Advanced Materials

Hydrogels in Biology and Medicine: From Molecular Principles to Bionanotechnology

Authors

  • N. A. Peppas,

    1. Biomaterials, Drug Delivery, Bionanotechnology and Molecular Recognition Laboratories, Departments of Chemical Engineering, Biomedical Engineering, and Pharmaceutics, The University of Texas, Austin, TX 78712-0231, USA
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  • J. Z. Hilt,

    1. Department of Chemical and Materials Engineering, University of Kentucky, Lexington, KY 40506-0046, USA
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  • A. Khademhosseini,

    1. Harvard–Massachusetts Institute of Technology, Division of Health Science and Technology, Massachusetts Institute of Technology, Cambridge, MA 02139, USA
    2. Department of Medicine, Brigham and Women's Hospital, Harvard Medical School, Boston, MA 02115, USA
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  • R. Langer

    1. Department of Chemical Engineering, Massachusetts Institute of Technology, Cambridge, MA 02139, USA
    2. Harvard–Massachusetts Institute of Technology, Division of Health Science and Technology, Massachusetts Institute of Technology, Cambridge, MA 02139, USA
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  • Work described in this review was supported in part by the NIH grants HL60435 (for RL) EB000246 and GM56321 (for NAP), the Draper laboratory, the Institute of Soldier Nanotechnology (DAAD-19-02D-002), NSF (DGE-03-33080, BES-97-06538 and CTS-03-29317), as well as the Fletcher S. Pratt Foundation.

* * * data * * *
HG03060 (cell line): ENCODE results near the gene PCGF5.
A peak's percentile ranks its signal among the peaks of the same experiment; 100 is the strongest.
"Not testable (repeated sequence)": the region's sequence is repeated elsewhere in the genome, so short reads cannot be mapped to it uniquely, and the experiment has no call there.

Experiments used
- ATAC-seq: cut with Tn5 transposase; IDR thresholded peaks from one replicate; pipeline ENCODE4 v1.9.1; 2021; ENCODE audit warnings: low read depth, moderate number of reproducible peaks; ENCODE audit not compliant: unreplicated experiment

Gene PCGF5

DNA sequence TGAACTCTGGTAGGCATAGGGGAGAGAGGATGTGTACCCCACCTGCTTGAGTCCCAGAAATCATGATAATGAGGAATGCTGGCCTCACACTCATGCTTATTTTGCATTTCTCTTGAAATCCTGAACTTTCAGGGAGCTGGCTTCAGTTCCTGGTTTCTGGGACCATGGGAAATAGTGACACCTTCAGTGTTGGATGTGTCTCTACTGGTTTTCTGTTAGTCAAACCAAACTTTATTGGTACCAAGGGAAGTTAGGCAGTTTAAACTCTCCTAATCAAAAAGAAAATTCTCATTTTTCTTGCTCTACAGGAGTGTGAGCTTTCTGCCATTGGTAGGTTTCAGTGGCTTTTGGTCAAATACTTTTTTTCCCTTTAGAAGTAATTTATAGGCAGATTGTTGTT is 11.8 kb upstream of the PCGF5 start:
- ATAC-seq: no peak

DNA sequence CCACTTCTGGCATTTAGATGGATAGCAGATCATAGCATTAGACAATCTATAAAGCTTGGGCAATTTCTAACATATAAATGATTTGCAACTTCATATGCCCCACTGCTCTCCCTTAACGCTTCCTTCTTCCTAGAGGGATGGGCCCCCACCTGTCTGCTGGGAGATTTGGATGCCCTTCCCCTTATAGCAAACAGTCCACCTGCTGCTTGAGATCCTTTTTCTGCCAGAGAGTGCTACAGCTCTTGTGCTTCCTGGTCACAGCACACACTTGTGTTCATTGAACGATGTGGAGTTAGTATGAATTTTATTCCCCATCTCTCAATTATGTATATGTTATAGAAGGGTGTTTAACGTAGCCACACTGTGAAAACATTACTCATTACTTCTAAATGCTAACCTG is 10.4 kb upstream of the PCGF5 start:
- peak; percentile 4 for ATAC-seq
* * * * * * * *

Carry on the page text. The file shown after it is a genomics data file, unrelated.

Abstract

Hydrophilic polymers are the center of research emphasis in nanotechnology because of their perceived “intelligence”. They can be used as thin films, scaffolds, or nanoparticles in a wide range of biomedical and biological applications. Here we highlight recent developments in engineering uncrosslinked and crosslinked hydrophilic polymers for these applications. Natural, biohybrid, and synthetic hydrophilic polymers and hydrogels are analyzed and their thermodynamic responses are discussed. In addition, examples of the use of hydrogels for various therapeutic applications are given. We show how such systems' intelligent behavior can be used in sensors, microarrays, and imaging. Finally, we outline challenges for the future in integrating hydrogels into biomedical applications.

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